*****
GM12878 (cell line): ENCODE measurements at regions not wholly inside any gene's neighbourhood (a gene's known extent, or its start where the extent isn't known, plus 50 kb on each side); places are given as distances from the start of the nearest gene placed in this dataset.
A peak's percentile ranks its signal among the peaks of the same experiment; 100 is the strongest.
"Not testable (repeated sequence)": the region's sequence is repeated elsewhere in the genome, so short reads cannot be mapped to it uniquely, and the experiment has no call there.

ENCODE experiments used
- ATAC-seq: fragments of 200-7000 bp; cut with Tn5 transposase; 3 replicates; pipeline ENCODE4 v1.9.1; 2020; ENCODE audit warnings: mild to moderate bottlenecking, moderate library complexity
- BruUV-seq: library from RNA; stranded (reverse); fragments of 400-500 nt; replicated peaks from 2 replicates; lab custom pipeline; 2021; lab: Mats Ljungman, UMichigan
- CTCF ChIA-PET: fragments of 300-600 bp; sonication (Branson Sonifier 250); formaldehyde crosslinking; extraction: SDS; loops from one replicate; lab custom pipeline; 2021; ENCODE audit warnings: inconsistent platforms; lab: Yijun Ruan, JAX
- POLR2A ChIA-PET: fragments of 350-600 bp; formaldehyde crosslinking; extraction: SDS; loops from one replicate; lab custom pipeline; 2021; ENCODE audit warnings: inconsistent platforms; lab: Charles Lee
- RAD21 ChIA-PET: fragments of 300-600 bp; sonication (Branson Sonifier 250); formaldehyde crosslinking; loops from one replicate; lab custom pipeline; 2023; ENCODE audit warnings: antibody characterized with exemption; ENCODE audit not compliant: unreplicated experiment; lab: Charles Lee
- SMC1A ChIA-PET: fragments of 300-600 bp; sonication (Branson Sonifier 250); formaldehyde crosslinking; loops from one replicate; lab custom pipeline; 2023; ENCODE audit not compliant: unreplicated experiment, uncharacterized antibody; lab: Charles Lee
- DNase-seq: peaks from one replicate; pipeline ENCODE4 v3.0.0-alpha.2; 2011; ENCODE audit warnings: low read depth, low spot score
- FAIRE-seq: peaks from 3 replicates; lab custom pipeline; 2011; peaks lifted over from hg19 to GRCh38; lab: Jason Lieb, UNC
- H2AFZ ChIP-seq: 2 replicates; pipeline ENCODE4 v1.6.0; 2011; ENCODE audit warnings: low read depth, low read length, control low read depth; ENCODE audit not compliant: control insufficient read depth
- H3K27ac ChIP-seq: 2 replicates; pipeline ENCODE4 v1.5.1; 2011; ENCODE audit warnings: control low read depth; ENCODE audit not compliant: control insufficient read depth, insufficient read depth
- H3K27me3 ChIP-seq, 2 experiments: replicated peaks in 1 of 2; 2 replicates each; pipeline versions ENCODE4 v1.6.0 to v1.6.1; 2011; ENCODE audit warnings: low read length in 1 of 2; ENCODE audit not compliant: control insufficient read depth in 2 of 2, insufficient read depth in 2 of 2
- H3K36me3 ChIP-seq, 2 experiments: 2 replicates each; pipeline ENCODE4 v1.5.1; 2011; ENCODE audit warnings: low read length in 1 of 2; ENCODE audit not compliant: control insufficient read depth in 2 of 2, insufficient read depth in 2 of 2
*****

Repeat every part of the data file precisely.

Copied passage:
GM12878 (cell line): ENCODE measurements at regions not wholly inside any gene's neighbourhood (a gene's known extent, or its start where the extent isn't known, plus 50 kb on each side); places are given as distances from the start of the nearest gene placed in this dataset.
A peak's percentile ranks its signal among the peaks of the same experiment; 100 is the strongest.
"Not testable (repeated sequence)": the region's sequence is repeated elsewhere in the genome, so short reads cannot be mapped to it uniquely, and the experiment has no call there.

ENCODE experiments used
- ATAC-seq: fragments of 200-7000 bp; cut with Tn5 transposase; 3 replicates; pipeline ENCODE4 v1.9.1; 2020; ENCODE audit warnings: mild to moderate bottlenecking, moderate library complexity
- BruUV-seq: library from RNA; stranded (reverse); fragments of 400-500 nt; replicated peaks from 2 replicates; lab custom pipeline; 2021; lab: Mats Ljungman, UMichigan
- CTCF ChIA-PET: fragments of 300-600 bp; sonication (Branson Sonifier 250); formaldehyde crosslinking; extraction: SDS; loops from one replicate; lab custom pipeline; 2021; ENCODE audit warnings: inconsistent platforms; lab: Yijun Ruan, JAX
- POLR2A ChIA-PET: fragments of 350-600 bp; formaldehyde crosslinking; extraction: SDS; loops from one replicate; lab custom pipeline; 2021; ENCODE audit warnings: inconsistent platforms; lab: Charles Lee
- RAD21 ChIA-PET: fragments of 300-600 bp; sonication (Branson Sonifier 250); formaldehyde crosslinking; loops from one replicate; lab custom pipeline; 2023; ENCODE audit warnings: antibody characterized with exemption; ENCODE audit not compliant: unreplicated experiment; lab: Charles Lee
- SMC1A ChIA-PET: fragments of 300-600 bp; sonication (Branson Sonifier 250); formaldehyde crosslinking; loops from one replicate; lab custom pipeline; 2023; ENCODE audit not compliant: unreplicated experiment, uncharacterized antibody; lab: Charles Lee
- DNase-seq: peaks from one replicate; pipeline ENCODE4 v3.0.0-alpha.2; 2011; ENCODE audit warnings: low read depth, low spot score
- FAIRE-seq: peaks from 3 replicates; lab custom pipeline; 2011; peaks lifted over from hg19 to GRCh38; lab: Jason Lieb, UNC
- H2AFZ ChIP-seq: 2 replicates; pipeline ENCODE4 v1.6.0; 2011; ENCODE audit warnings: low read depth, low read length, control low read depth; ENCODE audit not compliant: control insufficient read depth
- H3K27ac ChIP-seq: 2 replicates; pipeline ENCODE4 v1.5.1; 2011; ENCODE audit warnings: control low read depth; ENCODE audit not compliant: control insufficient read depth, insufficient read depth
- H3K27me3 ChIP-seq, 2 experiments: replicated peaks in 1 of 2; 2 replicates each; pipeline versions ENCODE4 v1.6.0 to v1.6.1; 2011; ENCODE audit warnings: low read length in 1 of 2; ENCODE audit not compliant: control insufficient read depth in 2 of 2, insufficient read depth in 2 of 2
- H3K36me3 ChIP-seq, 2 experiments: 2 replicates each; pipeline ENCODE4 v1.5.1; 2011; ENCODE audit warnings: low read length in 1 of 2; ENCODE audit not compliant: control insufficient read depth in 2 of 2, insufficient read depth in 2 of 2